Language Group: Anmatyerre
Country: Ahalpere, Utopia Region, North East of Alice Springs
Medium: Acrylic on Canvas and Linen, Batik on Silk, Wood Carving
Subjects: Atham-areny Story, Anwekety (Conkerberry or Bush Plum), Awelye (Women's Ceremony and Body Paint Designs)
Born to Nellie Petyarre in the arid desert area of Utopia Station in 1947, Angelina Ngale has become an Australian renowned aboriginal artist, with her work held in collections nationally and internationally. Initially Angelina began in the medium of batik when this begun in the late 1970's at Utopia. When acrylics swept the Utopia region about a decade later, Angelina made the swift transition and has continued using this medium like other Utopia artists.
Becoming well known for her fine dot representations of the Anwekety (conkerberry, also known as conkleberry and bush plum), Angelina quickly became a household name amongst Australian Indigenous galleries. Like most other women, Angelina can paint the women's ceremonial body paint designs (Awelye) which she does so with bold and colourful feel, though she paints much less of this. Angelina also enjoys painting another subject, the story of Atham-areny. Atham-areny are small creatures that live where there is no fire. On a trip home to Utopia in January 2003 with Mbantua's field team, Angelina showed us the site of the Atham-areny story and agreed to paint this story for us. Angelina returned with her first two Atham-areny paintings later that month, both of which are now held in the Mbantua Gallery Permanent Collection. Her Atham-areny paintings depict the women prepared to sing and dance with witch doctors to draw sickness out of those touched by the atham-areny creatures.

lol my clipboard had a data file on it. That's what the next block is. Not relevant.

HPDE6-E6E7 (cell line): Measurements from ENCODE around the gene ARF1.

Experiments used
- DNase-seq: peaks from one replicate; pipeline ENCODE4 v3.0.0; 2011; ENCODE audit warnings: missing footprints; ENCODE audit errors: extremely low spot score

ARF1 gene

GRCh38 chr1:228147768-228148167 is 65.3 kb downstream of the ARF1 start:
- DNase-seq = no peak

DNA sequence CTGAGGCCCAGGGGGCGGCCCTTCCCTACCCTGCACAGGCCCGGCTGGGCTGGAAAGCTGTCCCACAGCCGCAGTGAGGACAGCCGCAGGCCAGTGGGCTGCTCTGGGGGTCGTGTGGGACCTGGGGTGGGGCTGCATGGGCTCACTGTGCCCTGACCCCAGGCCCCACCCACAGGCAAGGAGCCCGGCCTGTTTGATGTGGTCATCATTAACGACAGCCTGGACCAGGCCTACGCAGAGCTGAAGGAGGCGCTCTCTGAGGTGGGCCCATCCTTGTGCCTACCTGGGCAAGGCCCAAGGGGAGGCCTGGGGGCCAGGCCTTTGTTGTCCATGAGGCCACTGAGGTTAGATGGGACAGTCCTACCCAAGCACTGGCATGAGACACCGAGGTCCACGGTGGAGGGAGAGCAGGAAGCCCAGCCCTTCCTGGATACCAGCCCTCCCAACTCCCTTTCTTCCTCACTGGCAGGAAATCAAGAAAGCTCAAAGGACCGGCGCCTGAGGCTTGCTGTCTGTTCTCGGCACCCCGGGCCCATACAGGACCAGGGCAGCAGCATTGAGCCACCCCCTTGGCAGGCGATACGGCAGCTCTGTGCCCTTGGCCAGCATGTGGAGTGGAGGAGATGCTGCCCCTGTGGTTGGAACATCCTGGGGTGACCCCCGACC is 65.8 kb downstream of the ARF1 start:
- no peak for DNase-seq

Commonwealth Law Courts, Melbourne
Holmes á Court Collection, Perth
La Trobe University Collection, Melbourne
Mbantua Gallery Permanent Collection, Alice Springs
National Gallery, Victoria
National Gallery of Australia, Canberra Art Bank, Sydney
The National Museum of Art, Osaka, Japan
|1999||Niagara Galleries, Melbourne|
|2001||Niagara Galleries, Melbourne|
|1989||Utopia Women's Paintings, the first works on canvas, Sydney|
|1989||Twelve Men and an Echidna, Utopia Art, Sydney|
|1990||The Last Show, Utopia Art, Sydney Art from Utopia, Orange Regional Gallery, NSW; Second Australian Contemporary Art Fair, Melbourne|
|1991||Long Hot Summer, Utopia Art, Sydney Utopia, Utopia Art, Sydney; Men and Dogs, Utopia Art, Sydney|
|1992||Bubbles, Baubles & Beads, Utopia Art, Sydney|
|1992||Aboriginal Painting, Austral Gallery, St Louis, USA|
|1992||Little Friends, Utopia Art, Sydney|
|1993||Utopia Women, Museum of Contemporary Art, Sydney|
|1993||Camp Scenes, Utopia Art Sydney, Sydney|
|1993||Utopia Sculpture, Niagara Galleries, Melbourne|
|1994||This Land, Utopia Art, Sydney|
|1994||The Oval Board Collection, Bishop Museum, Hawaii; Wadsworth Athenaeum, Connecticut; Tampa Museum of Art, Florida, USA|
|1994||Central Australia Aboriginal and Craft Exhibition, Araluen Centre, Alice Springs|
|1996||Painted People; Sculpture from Utopia, Utopia Art Sydney, Sydney; Fifth Australian Contemporary Art Fair, Melbourne|
|1997||14th National Aboriginal & Torres Strait Islander Art Award, Museum and Art Gallery of the Northern Territory, Darwin; 28th Alice Prize, Araluen Centre for Arts and Entertainment, Alice Springs|